Yorkshire councillor's wife knocked over by e-scooter rider - but police say they won't confiscate them
Inspector Tony Tilsley, a Humberside Police traffic officer, said e-scooters were illegal to ride outside of designated trial rental areas and nuisance use would be dealt with accordingly. He added more young people using them put the force between a rock and hard place when it came to enforcement, because officers did not want to seem harsh.
But Councillor Viv Padden told the inspector and councillors on East Riding Council’s safer and stronger communities sub-committee that something needed to be done about them after his wife was hit by one. It comes as East Riding councillors heard Scunthorpe was currently the only place in the Humber where e-scooters could be used on roads and they have to be rented.
The committee heard e scooters were classed as a powered vehicle so they were subject to the same rules around licensing and road use. There are currently areas where e scooter rentals are being trailed, including York, but riders cannot venture outside designated zones. But because e-scooters can be bought in shops and online, their use has grown in recent years.
Coun Padden said his wife did not hear anything before she was knocked over. The Tranby ward councillor said: “E-scooters are the bane of my life. My other half got knocked over by one in a side street. It zoomed past and they didn’t even say anything.
“Sometimes you get verbal abuse from people using them, what are we doing about them? I see some people on e-scooters with children as young as six or seven sat on them, doing 15 to 20mph. What are we going to do before something serious happens?”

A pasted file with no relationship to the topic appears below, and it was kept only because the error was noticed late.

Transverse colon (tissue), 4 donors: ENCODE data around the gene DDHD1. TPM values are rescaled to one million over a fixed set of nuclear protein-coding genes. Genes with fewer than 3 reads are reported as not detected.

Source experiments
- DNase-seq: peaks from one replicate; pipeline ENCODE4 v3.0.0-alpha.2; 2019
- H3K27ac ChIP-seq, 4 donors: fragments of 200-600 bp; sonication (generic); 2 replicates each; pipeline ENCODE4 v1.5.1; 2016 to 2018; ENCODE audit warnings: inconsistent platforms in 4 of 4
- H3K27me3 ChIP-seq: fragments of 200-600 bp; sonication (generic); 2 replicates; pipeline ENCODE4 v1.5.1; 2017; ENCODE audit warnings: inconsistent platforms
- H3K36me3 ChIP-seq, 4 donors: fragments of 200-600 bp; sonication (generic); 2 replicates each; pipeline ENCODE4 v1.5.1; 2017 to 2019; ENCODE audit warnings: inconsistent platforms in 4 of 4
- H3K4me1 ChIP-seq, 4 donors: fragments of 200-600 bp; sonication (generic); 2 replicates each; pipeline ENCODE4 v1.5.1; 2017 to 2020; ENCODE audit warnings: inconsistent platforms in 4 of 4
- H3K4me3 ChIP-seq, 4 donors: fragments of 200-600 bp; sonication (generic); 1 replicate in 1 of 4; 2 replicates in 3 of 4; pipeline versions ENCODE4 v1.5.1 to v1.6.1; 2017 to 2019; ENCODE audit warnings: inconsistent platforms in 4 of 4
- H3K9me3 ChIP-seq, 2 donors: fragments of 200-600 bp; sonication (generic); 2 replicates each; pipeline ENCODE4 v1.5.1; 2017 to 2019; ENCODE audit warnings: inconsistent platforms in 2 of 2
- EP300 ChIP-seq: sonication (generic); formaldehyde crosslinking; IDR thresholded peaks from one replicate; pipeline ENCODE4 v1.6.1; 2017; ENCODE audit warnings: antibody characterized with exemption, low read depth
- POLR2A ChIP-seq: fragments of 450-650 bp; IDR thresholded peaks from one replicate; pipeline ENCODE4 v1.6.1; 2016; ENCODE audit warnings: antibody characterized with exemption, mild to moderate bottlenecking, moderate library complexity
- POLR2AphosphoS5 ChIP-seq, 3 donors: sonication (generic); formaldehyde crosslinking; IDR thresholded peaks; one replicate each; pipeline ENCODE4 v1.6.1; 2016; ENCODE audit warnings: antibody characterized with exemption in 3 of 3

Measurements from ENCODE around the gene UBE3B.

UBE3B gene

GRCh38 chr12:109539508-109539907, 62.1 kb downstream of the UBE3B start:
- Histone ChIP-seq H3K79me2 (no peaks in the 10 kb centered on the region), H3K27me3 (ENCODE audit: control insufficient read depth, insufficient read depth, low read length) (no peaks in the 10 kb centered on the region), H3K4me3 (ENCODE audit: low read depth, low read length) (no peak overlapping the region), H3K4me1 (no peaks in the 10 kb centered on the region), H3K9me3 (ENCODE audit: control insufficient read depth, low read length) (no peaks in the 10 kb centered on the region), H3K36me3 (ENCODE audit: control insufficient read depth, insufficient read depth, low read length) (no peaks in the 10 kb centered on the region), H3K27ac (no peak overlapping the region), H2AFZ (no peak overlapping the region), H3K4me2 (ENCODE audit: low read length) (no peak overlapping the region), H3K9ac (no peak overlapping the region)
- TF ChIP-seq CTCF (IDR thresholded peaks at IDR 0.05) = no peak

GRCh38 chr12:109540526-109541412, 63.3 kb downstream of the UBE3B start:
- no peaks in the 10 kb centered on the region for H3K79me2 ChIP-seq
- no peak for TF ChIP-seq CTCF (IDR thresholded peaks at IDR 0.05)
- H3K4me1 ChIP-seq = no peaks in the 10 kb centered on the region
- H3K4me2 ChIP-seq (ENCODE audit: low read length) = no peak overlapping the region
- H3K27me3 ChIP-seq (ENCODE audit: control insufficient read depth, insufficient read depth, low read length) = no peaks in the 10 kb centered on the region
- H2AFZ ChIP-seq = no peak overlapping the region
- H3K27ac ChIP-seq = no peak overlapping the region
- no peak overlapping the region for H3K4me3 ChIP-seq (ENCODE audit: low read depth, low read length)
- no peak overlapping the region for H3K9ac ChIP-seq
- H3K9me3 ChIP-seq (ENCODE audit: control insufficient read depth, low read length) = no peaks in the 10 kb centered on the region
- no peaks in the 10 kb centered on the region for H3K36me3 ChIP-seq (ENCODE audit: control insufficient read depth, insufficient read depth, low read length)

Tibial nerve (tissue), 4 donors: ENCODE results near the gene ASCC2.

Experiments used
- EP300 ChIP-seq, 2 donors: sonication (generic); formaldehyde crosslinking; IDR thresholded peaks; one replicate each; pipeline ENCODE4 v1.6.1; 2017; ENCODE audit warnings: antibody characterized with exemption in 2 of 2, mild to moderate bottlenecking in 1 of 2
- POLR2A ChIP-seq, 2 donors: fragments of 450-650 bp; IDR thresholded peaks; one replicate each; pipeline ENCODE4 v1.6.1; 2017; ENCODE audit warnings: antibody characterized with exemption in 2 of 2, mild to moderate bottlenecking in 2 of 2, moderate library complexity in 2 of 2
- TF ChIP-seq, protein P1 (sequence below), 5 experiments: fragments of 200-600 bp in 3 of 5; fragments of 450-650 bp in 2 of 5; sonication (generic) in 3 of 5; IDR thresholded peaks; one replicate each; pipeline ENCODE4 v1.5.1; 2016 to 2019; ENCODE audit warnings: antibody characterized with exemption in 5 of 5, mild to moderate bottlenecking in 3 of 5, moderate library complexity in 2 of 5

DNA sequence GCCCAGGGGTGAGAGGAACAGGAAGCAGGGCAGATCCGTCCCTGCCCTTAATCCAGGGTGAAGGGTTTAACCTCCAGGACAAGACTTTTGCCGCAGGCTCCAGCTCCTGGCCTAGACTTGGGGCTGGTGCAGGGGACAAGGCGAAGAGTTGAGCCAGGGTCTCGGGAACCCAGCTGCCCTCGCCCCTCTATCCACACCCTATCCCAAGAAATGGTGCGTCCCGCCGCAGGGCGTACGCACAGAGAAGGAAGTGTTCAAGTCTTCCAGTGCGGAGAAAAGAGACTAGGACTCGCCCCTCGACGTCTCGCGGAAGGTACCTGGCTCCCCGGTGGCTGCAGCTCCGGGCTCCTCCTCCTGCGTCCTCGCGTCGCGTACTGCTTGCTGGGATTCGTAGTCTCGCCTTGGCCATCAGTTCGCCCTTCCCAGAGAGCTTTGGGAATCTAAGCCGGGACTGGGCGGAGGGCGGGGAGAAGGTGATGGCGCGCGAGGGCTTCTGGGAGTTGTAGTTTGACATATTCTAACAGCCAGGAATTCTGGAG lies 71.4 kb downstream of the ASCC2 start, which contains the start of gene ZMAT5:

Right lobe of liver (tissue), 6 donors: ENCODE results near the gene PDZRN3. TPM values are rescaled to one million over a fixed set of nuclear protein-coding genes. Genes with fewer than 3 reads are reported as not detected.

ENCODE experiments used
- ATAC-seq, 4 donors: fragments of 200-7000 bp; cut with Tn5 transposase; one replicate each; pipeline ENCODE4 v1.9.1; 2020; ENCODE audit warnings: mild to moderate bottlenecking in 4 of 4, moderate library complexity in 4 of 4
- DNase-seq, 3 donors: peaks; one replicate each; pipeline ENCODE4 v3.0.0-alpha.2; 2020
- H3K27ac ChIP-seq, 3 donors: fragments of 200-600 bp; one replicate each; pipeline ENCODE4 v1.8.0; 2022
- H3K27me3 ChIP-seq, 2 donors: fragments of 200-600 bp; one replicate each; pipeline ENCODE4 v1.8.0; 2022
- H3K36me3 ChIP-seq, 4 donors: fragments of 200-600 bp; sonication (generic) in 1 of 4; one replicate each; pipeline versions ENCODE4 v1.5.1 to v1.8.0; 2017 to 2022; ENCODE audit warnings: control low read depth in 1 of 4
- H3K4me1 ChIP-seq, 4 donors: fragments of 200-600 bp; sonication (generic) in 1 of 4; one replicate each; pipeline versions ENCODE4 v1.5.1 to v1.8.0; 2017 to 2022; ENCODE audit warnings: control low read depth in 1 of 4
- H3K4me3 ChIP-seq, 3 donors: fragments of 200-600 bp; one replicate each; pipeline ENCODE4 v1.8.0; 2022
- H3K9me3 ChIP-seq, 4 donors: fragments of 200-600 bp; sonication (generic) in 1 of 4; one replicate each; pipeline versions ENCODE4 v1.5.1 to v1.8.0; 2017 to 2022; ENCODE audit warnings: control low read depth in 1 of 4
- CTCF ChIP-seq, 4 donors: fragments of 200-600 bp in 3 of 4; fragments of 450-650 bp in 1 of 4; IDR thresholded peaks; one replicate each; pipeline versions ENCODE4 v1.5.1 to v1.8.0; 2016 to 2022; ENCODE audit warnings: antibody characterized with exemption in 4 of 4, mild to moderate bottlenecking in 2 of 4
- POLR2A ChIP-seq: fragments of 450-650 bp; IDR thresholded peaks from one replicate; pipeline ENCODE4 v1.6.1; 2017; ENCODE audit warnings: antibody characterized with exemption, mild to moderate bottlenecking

Insp Tinsley said the force acknowledged e scooter use was rising and he felt their growth in popularity would only continue, but he said police did have the power to deal with people who used them irresponsibly.
The officer said: “There’s a number of Government-sponsored and funded schemes in place to trial them at the moment, including one in Scunthorpe. If you rent and ride an e scooter in those places then you should do it responsibly and courteously. E-scooters will be here to stay as a form of green transport.
“If someone chooses to ride them in a nuisance manner it doesn’t make a different that they’re on an e scooter, we’ll deal with it in the same way that we’d investigate any nuisance vehicle use. E-scooter use outside of an officially sponsored scheme is illegal because they’re not suitably licensed.
“But we’re between a rock and hard place because e scooters are typically used by younger people. So it would seem harsh for us to come and take little Johnny’s e scooter off him because he was riding down a footpath. We acknowledge there’s issues with them but at present I wouldn’t define it as a widespread problem.”